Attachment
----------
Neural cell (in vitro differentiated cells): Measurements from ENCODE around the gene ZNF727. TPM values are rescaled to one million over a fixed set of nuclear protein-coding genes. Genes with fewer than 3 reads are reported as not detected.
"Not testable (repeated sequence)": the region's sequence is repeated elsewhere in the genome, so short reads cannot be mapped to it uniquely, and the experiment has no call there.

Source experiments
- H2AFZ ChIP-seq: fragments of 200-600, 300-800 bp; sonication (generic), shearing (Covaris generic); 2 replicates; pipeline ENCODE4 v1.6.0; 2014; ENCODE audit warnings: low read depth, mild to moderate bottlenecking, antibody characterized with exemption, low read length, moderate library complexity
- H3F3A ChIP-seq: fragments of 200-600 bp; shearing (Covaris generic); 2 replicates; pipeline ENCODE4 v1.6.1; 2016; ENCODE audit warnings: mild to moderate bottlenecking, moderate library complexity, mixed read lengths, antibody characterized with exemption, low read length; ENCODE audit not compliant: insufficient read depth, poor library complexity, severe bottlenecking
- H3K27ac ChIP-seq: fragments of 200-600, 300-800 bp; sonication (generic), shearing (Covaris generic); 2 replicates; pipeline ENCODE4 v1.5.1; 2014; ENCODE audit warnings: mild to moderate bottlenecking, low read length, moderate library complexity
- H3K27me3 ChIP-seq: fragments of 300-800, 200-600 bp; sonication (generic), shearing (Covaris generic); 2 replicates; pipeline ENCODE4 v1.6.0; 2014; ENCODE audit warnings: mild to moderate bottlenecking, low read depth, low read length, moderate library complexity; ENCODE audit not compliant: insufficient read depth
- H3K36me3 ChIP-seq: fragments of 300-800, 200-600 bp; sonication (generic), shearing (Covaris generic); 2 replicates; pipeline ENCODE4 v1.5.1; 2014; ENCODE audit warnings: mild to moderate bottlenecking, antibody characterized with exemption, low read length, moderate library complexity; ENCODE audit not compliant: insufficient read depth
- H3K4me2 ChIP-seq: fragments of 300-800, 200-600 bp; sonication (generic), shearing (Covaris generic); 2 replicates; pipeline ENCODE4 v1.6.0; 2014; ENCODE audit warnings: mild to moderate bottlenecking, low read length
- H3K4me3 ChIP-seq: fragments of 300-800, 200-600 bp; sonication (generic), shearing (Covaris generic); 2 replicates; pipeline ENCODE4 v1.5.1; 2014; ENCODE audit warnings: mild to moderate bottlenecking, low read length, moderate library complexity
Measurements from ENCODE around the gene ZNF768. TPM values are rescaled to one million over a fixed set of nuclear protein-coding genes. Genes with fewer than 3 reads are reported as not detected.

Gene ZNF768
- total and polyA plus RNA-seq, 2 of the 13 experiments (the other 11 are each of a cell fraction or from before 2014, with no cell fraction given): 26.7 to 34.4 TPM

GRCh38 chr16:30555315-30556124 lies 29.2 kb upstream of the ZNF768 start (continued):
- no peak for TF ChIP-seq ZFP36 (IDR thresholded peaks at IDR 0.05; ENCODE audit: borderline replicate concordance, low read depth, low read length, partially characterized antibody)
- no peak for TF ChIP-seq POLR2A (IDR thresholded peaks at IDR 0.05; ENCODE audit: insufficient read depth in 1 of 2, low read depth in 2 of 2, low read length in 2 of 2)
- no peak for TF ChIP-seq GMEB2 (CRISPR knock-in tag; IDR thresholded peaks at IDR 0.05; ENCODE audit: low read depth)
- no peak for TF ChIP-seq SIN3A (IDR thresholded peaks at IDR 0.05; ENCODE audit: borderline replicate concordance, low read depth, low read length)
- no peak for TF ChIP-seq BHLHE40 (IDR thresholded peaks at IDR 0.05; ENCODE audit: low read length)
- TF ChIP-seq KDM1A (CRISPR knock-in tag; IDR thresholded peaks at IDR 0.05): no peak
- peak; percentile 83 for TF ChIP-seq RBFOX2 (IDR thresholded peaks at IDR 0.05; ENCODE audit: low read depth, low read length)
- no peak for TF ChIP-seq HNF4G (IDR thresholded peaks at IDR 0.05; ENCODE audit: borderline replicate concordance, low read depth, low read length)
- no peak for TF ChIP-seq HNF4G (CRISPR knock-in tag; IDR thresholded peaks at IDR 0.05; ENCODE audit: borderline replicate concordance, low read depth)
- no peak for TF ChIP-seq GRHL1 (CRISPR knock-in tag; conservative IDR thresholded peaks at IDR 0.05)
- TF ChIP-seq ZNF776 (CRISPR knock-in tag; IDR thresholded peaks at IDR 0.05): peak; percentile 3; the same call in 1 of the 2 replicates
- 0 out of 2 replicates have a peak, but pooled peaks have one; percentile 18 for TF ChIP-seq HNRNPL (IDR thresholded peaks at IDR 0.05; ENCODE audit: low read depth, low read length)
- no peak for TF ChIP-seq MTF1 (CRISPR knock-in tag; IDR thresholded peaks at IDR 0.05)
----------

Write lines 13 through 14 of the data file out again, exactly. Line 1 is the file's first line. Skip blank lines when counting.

- total and polyA plus RNA-seq, 2 of the 13 experiments (the other 11 are each of a cell fraction or from before 2014, with no cell fraction given): 26.7 to 34.4 TPM

GRCh38 chr16:30555315-30556124 lies 29.2 kb upstream of the ZNF768 start (continued):